Vol. 22, No. 5,514 - The American Reporter - September 7, 2016

by Constance Daley
American Reporter Correspondent
St. Simons Island, Ga.
April 24, 2008

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ST. SIMONS ISLAND, Ga. -- It's become a cliché to be reminded to live in the moment: you can't go back and no one knows what lies ahead, so we are to live in the moment. And, as if we received a poke in the ribs, we're expected to understand, "that's why they call it the "present." Get it?

There used to be years and years between heart-stopping events, moments frozen in time, events so large that a single word will take you back into that moment - and everything connected with it unfolds within the darkened corners of our memories.

Just say: Hindenberg and the shouts and cries captured in the radio voice of eyewitnesses during the 37 seconds of the flaming disaster are enough to remind you of the entire story of the ill-fated end to the huge, rigid airship that had left Frankfurt, Germany, three days before.

As I go over my personal recollections I don't think anything after the 1937 Hindenberg tragedy so captured the hearts of our nation until four years later, when Pearl Harbor became the powerful force etching the moment, that single moment, on Sunday, December 7, 1941, as one we'd never forget.

Over the next 50 years, there were twists and turns to the news of the day that would be exceptional enough to capture our full attention, but they were few compared to the list of events grasping our fullest attention, electrifying us with a shock that won't release us until we fully comprehend what we are witnessing.

We finally comprehend that the unbelievable is happening, it is not a nightmare, we will not waken from it, we simply must acknowledge it as it plays out. Everyone knows those moments: Kennedy's assassination is one such event. But this is not a timeline - this is a personal look at what has transpired during my relatively short tenure as a Correspondent for The American Reporter, the first online daily.

The American Reporter celebrates its 13th anniversary this month. I have been writing a weekly column since October 1997. In scanning my table of contents to jog my memory about my topics each week, I was more than a little surprised to see articles on subjects that have touched us all during the decade.

On September 4, 2001, I wrote "Dancing on the Lawn at the End of Summer," a personal reflection that created an image not of me but of "peace." In this case, peace was acceptance, that summer was over. It was a poignant moment for me.

In one short week, though, the idea of peace took on a wholly different meaning: 9/11. Need I say more? "Nine eleven" says it all. We all know what, when, who and where - it's "why" that escapes us. We are still frozen in that moment and at the same time speechless.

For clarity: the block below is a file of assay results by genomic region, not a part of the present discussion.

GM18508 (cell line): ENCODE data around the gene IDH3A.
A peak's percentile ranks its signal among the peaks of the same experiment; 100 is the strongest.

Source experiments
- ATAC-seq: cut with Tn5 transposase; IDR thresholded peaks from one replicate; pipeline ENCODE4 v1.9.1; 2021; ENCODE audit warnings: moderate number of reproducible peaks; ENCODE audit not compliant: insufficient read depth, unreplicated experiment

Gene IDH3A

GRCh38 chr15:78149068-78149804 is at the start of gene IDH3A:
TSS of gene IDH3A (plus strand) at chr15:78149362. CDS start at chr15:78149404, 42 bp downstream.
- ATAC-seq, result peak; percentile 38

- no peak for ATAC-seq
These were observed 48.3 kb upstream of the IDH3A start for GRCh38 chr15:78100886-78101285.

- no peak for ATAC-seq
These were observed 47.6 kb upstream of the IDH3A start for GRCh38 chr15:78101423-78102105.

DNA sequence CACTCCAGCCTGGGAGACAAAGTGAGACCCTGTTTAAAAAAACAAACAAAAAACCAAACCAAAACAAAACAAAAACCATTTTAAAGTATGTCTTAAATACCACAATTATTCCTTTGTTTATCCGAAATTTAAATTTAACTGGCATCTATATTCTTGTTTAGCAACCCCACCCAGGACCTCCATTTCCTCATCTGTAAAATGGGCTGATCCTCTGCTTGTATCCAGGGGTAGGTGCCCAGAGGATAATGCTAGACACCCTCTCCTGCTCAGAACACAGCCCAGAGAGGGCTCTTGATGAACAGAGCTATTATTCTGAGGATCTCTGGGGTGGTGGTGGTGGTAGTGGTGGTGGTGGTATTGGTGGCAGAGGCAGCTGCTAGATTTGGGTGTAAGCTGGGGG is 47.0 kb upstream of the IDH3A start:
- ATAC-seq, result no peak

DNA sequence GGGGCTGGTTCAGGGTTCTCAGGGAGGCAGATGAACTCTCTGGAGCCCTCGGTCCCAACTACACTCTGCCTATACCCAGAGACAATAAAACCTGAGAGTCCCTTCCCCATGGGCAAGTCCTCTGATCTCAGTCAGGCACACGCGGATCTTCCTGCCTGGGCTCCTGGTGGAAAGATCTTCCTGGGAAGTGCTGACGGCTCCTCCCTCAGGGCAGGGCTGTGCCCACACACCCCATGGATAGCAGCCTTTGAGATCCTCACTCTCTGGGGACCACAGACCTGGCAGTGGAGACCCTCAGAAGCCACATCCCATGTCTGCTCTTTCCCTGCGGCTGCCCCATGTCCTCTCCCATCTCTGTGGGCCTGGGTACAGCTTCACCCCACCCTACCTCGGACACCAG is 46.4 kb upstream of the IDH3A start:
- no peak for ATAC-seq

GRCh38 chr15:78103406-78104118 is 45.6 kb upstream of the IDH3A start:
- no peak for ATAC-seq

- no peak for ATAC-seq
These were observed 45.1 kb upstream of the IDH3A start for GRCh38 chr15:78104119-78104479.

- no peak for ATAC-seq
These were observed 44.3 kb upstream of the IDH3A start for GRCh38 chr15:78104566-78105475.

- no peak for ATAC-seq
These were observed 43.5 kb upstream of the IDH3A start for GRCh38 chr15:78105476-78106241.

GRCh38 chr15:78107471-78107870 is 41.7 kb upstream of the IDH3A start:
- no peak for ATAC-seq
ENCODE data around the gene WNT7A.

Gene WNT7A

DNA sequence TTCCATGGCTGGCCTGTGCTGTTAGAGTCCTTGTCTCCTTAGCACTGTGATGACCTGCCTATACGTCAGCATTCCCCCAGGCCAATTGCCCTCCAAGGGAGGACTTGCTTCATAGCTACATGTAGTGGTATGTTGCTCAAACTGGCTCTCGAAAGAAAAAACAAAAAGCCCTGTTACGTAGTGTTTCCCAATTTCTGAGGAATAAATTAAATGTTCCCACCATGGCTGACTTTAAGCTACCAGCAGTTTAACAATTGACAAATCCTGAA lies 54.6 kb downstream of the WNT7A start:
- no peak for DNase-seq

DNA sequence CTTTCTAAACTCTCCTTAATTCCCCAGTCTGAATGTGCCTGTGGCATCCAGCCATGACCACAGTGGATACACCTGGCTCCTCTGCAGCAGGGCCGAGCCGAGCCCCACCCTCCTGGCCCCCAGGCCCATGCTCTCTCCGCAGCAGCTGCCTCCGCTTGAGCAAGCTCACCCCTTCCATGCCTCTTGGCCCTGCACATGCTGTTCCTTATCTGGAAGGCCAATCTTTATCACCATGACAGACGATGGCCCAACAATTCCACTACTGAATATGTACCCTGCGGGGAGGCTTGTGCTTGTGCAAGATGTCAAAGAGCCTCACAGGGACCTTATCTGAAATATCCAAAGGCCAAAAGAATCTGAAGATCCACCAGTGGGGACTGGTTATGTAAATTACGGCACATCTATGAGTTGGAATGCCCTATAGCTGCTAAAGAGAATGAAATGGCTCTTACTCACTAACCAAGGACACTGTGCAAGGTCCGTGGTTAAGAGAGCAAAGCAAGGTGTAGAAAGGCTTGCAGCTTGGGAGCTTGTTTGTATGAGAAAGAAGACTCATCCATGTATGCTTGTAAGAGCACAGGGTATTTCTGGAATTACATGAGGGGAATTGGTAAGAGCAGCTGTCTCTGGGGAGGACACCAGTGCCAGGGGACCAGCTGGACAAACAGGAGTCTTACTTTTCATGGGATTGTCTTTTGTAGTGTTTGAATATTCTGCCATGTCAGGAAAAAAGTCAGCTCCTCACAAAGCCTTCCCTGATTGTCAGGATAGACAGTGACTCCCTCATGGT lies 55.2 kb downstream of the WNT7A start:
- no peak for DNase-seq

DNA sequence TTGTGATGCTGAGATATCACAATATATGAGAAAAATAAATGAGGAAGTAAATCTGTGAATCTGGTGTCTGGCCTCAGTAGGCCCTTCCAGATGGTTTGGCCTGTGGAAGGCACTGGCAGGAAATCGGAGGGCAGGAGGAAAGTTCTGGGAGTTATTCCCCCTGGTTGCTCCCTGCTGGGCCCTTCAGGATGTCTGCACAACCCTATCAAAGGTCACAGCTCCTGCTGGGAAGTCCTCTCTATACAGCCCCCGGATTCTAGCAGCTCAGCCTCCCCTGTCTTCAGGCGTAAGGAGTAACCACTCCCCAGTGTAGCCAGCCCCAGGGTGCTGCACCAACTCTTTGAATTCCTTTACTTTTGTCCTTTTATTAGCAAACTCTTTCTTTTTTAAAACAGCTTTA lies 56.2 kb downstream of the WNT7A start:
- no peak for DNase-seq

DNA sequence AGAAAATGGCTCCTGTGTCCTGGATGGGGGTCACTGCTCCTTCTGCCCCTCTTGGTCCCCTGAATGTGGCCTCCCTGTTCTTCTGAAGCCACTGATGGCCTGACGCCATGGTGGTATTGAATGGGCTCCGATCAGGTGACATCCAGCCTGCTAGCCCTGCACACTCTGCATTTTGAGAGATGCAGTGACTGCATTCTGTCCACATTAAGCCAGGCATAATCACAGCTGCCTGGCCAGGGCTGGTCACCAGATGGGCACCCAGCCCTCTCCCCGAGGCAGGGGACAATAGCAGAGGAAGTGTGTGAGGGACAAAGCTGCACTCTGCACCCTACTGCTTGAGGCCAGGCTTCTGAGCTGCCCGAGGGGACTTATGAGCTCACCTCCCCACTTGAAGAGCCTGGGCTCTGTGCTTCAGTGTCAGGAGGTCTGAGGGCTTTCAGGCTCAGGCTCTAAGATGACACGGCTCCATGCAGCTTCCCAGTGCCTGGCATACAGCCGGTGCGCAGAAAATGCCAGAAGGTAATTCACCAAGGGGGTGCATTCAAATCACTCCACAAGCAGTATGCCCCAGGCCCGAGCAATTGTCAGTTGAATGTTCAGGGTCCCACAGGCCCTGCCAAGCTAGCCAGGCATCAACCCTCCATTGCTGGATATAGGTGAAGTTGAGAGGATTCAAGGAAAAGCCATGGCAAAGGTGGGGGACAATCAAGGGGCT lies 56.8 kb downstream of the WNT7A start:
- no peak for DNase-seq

The dividing line in our memory seems to be that day. Everything changed. What can we do? We can clean up; we can send money to survivors. We had to do something! What? Nobody knew and those who did do something were getting it all wrong. The hour of 8:47AM on 9/11/01 was a defining and dividing moment.

In February 2003, I wrote: "Some events strike us personally with impact as great as universal calamities. But this week, we all stand in disbelief knowing the Columbia shuttle did not complete the mission with the anticipated safe landing. The seven astronauts aboard perished in an explosion of unknown origin."

On April 20 this year, we will no doubt be placing wreathes at Columbine High School, where in 1999 there was a school shooting that shocked the world. I remember two "nice boys," judging by their school pictures, and the process of getting to know their "nice parents," through interviews on television, and learning how it was that they knew nothing of their son's predilection for the dark side; and the 14 students, including the killers, who lost their lives. That was in Littleton, Colo.

Recently we noted the one-year anniversary of the shootings at Virginia Tech in Blacksburg, Va. The New York Times pictures a lone person placing a wreath where 32 persons were killed over two hours before the killer took his own life. Our shock is genuine, our sorrow sincere, but once again, although we know who, what, where and when, we continue to grapple with "why?"

Are we jaded, world-weary? Is it too much for us? Are we oblivious to shock now? Are we worried about the footsteps coming up behind us in this wonderful land of freedom from fear?

Fortunately, I am not afraid of the unknown, but I am afraid of becoming so detached from what is going on around me that I will lose my caring nature. I don't look for any future moments frozen in time, but should one come, I don't want to miss the affront to my sensibilities by considering it predictable. I just might finally be able to learn "why."

To live in the moment is a valuable mindset; but, to me, pretending that every day is my last day has more worth to it. After all, we never know what is waiting around the next corner.

Copyright 2016 Joe Shea The American Reporter. All Rights Reserved.

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